Chef's Choice® EdgeSelect™ 120, a Field-Test Review

By: Frank Ross

I've always been a stickler for having a keen edge on a knife, and it's one of my quirks my wife appreciates in her kitchen.

The first step is a course diamond hone that is used to dress up an edge.

Over the years, I've developed a close attachment to my Arkansas and Washita stones and my sharpening steel. With the latest innovations in steel, I've added diamond hones to my collection of honing tools. Until recently, sitting down to refine the edge of a knife was a solemn occasion that elicited a well-deserved ration of admiration from my wife. She would bring me a dull, abused blade and I would work my magic and return it with a sharp edge and receive well-deserved adoration.

I say recently because after bringing home a Chef's Choice® EdgeSelect™ 120 for a field test, some of the mystery has been lost from my previous ceremonies of romancing the blade. This unit is far too easy to use, and maintaining my grip on this methodical and time-consuming man-task has become difficult. They've made it so simple, even the steps are numbered. If you can count to three, a keen edge is a certainty.

The first step is a course diamond hone that is used to dress up an edge, but you don't always have to start with the first step. Once you've established a good edge, it can be maintained by using the last polishing step, or at most, steps two and three. This first stage is particularly useful if a blade has a ding or nick that needs to be worked out, but use it sparingly. This is a very aggressive wheel and you can remove a lot of metal very quickly if you overdo it.

Blades that have been abused at the hands of an amateur hand sharpener usually have a bad angle, and that is one of the great things about this electric sharpener. Precision, spring-action polymer guides align the blade at exactly the right angle to ensure perfect results every time. By using this guide you eliminate all of the guesswork and tedium of slowly moving a blade over a stone while constantly watching the angle for precise alignment.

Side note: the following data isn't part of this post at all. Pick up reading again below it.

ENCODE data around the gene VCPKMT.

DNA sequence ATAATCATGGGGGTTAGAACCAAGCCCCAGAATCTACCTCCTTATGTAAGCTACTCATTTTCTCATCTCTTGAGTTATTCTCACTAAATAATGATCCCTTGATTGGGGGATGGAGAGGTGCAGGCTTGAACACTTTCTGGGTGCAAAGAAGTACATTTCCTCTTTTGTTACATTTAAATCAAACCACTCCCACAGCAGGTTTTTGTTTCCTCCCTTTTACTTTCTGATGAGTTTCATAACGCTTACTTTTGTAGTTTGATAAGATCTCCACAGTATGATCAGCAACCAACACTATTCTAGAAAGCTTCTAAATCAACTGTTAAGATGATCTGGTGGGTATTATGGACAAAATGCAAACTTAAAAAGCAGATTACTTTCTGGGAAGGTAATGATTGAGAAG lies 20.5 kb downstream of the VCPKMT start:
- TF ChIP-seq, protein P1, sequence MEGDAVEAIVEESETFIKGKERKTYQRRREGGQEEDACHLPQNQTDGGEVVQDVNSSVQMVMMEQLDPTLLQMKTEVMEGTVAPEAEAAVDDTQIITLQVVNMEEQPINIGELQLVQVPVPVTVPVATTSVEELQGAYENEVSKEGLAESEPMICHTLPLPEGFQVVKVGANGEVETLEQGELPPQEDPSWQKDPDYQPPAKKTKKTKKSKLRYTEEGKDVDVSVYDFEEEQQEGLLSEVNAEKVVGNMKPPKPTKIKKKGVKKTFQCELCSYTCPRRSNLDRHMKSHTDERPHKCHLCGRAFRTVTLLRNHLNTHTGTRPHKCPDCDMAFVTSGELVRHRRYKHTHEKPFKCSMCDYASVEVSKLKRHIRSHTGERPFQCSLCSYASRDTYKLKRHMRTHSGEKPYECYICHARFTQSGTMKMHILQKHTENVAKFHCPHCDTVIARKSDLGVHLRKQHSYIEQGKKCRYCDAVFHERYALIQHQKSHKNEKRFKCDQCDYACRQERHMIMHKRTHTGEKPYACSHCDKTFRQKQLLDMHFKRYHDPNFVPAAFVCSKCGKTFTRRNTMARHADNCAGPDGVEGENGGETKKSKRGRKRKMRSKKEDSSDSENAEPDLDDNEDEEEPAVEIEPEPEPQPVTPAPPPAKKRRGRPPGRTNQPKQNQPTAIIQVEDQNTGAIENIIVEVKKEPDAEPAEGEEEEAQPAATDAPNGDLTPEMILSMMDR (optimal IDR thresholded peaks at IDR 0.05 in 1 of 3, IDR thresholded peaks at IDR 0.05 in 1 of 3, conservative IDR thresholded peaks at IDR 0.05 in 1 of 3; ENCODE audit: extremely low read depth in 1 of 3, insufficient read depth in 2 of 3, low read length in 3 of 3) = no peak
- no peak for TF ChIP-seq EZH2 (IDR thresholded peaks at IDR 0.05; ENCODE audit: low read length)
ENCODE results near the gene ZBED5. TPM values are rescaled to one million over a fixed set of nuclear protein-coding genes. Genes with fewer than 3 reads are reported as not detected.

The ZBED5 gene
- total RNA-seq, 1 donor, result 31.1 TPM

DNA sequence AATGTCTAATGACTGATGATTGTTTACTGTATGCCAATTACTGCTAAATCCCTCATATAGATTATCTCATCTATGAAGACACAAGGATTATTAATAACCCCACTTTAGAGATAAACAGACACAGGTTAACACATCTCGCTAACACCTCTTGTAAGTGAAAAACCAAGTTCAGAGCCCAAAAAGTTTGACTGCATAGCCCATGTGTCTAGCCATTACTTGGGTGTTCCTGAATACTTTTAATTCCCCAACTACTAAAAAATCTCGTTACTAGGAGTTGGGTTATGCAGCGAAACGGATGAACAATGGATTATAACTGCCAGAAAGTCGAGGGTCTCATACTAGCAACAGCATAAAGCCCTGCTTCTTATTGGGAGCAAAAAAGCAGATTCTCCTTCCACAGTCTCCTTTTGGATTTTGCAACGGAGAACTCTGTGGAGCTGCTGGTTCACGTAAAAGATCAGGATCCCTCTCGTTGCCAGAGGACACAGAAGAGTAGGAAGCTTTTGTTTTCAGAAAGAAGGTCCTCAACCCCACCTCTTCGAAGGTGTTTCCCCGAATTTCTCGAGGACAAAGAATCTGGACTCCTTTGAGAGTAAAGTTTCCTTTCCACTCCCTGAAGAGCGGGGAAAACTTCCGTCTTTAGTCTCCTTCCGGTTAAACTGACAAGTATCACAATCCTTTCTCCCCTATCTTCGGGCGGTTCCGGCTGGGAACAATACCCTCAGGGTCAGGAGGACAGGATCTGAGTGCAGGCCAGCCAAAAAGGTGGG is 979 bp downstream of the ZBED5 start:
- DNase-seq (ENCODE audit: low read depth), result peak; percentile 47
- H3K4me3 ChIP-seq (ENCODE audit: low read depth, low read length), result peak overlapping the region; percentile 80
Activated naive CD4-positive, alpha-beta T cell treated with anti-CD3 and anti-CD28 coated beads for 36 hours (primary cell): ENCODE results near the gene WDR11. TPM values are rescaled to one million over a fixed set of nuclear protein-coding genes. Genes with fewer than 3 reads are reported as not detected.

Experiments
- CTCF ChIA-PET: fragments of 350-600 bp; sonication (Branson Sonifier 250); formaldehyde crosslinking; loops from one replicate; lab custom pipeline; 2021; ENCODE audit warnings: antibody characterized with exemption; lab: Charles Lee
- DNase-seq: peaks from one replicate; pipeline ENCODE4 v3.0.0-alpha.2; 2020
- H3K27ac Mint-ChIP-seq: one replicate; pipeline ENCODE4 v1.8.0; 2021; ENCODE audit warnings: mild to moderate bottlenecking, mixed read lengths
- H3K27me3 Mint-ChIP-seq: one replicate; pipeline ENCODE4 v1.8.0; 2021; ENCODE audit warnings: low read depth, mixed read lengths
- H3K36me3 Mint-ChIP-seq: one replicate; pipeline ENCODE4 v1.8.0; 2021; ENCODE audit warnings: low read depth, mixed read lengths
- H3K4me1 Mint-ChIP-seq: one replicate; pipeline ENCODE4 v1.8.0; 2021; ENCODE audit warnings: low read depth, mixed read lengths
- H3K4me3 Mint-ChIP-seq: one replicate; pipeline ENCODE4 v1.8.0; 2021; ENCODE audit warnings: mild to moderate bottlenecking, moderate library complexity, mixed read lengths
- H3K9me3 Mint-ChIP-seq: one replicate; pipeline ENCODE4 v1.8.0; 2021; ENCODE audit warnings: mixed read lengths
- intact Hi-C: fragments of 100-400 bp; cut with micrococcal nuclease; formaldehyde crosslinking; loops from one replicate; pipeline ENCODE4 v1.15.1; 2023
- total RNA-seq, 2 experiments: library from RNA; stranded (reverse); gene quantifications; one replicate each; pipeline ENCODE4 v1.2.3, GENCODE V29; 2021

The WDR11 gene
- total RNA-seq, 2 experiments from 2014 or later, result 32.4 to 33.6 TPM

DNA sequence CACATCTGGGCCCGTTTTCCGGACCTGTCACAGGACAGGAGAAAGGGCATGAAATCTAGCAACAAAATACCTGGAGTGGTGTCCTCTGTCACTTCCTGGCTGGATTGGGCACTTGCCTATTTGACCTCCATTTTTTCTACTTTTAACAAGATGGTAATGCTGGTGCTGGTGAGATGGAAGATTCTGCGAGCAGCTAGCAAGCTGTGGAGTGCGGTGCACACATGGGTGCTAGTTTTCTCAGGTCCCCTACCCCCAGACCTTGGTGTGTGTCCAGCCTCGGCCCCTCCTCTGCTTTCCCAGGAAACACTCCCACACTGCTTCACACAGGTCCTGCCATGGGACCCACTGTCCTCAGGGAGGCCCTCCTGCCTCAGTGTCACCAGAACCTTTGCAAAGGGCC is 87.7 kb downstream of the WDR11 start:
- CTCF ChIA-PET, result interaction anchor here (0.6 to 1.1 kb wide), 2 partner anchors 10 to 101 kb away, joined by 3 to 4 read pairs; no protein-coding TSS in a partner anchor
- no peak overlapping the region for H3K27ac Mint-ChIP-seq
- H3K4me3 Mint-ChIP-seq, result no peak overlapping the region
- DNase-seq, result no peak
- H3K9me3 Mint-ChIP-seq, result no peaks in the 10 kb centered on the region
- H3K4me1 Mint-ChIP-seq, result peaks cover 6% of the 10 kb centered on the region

It took one, two, three steps and I'm out of the old sharpening game.

Make one or two passes through the first stage and inspect the blade to make sure you have a smooth edge from hilt to tip. Once you've achieved a good rough cut, move on to step two, where you will refine the edge with the next diamond-impregnated disc made of a finer grade. While step two involves a less aggressive wheel, you don't want to linger too long here either. Diamonds are a girl's best friend, but they can be a guy's best friend as well, when used sparingly. That's one of the neat things about this sharpener. It's fast, real fast! With a 125-watt motor, it's powerful as well.

The final step is a flexible stropping disk that will remove any microscopic burrs and add the finishing touches required for a razor edge. It works equally well on both straight and serrated blades. I still used a sharpening steel, perhaps largely due to my reluctance to let go of old techniques, but it really wasn't necessary.

After sharpening about 20 knives and checking the results, my left forearm is missing most of its hair. It was just too tempting to run a finger over a really sharp edge and not test it to see if it would shave. Fortunately, since every knife in the house and my shop are now at maximum readiness, I'll have several weeks to replenish my fur before it's time to fire up the EdgeSelect™ 120 for another round of honing.

This unit is available in White, Aluminum and Stainless versions.

Now the only problem I have is that, with the simplicity of using this sharpener, my wife can hone her own knives and I no longer am considered the baron of blades and the guru of grinding. It took one, two, three steps and I'm out of the old sharpening game.

At least I still have my chainsaw. Cutting down trees is a domain I will protect with a fervor enshrouded by a cloud of oil-tainted smoke and testosterone. Come to think of it, diamonds really are a guy's best friend.